The Hellenic Studies Foundation in Australia became involved in the decades-long debate regarding the return of the ancient Greek Parthenon Marbles to Greece from the British Museum over a year ago. The Foundation created a social media campaign with the hashtag #ReturnTheMarbles, receiving great support and over 70,000 supporters on Facebook.
“After collaborating with the Greek government in late October 2015 we managed to secure fourteen replica pieces – including one ‘Karyatis’ – to be displayed for 100 days during the Festival of Arts 2015 hosted by the Adelaide Festival Centre, which is South Australia’s principal performing arts venue,” said Harry Patsouris, one of the foundations’ directors.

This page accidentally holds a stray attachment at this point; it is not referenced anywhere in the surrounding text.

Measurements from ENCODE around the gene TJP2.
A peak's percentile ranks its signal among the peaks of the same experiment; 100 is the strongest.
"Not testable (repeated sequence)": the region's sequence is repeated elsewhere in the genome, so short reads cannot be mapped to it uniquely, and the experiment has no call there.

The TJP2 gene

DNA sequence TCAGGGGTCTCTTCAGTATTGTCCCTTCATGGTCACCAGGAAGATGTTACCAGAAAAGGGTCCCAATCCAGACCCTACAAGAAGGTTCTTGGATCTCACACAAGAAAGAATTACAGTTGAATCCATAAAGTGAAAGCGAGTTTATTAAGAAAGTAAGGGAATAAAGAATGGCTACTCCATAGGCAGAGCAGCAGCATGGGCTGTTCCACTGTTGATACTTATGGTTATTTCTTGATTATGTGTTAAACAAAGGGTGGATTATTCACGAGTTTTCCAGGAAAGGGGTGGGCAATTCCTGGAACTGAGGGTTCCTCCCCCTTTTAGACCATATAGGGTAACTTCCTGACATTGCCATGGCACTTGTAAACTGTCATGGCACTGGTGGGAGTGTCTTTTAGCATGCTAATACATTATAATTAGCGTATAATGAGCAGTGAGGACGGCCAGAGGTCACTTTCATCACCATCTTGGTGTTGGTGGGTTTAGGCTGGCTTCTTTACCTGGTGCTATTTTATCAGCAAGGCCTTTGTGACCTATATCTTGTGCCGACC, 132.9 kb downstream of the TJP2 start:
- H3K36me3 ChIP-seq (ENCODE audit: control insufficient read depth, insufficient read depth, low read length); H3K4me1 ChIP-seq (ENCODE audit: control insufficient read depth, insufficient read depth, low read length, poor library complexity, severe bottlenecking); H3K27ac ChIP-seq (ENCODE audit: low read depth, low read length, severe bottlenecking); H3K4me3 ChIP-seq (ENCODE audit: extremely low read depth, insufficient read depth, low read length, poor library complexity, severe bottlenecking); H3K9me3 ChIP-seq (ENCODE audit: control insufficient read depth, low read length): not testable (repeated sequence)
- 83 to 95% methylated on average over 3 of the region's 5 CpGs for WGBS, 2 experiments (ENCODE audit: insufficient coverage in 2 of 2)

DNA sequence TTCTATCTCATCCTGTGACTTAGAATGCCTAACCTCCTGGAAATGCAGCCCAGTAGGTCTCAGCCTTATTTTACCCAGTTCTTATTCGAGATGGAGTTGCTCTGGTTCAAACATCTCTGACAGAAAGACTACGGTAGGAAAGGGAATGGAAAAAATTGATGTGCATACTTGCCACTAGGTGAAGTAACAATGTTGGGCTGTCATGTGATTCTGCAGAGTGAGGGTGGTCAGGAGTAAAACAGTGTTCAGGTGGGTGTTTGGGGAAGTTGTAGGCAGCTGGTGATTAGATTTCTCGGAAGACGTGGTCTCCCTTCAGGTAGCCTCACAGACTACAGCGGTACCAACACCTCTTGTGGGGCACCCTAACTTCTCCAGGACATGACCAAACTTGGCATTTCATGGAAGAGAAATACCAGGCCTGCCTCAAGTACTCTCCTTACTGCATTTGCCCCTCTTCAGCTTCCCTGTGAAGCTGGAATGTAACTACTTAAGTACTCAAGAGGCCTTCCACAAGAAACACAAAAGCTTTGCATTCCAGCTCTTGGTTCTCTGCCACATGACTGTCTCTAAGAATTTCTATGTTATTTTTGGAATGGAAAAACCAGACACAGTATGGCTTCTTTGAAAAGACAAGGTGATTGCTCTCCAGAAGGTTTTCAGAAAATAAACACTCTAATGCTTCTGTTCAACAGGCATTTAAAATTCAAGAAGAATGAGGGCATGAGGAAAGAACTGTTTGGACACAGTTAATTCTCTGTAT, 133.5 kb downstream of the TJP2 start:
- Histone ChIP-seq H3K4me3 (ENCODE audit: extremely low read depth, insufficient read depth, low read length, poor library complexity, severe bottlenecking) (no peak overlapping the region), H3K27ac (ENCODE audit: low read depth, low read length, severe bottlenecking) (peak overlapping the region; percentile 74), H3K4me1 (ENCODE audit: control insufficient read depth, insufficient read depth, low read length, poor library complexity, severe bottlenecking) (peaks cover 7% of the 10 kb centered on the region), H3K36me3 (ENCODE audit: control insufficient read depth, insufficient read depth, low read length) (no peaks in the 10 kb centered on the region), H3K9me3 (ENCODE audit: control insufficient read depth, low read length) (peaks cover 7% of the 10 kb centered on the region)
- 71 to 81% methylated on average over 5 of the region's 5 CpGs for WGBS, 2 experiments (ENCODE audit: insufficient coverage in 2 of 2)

The Parthenon Marbles, also known as Elgin Marbles are a collection of Classical Greek marble sculptures, created by Greek sculptor Phidias, inscriptions and architectural pieces that were originally part of the temple of the Parthenon and other buildings on the Acropolis of Athens. Thomas Bruce, 7th Earl of Elgin claimed to obtain in 1801 a controversial permit from the Sublime Porte, which then ruled Greece.
From 1801 to 1812, Elgin’s agents removed about half of the surviving sculptures of the Parthenon, as well as sculptures from the Propylaea and Erechtheum. The Marbles were transported by sea to Britain. Nowadays, they are displayed at the British Museum, while a debate has started over the last years, after Greece requested the return of the marbles to their rightful place.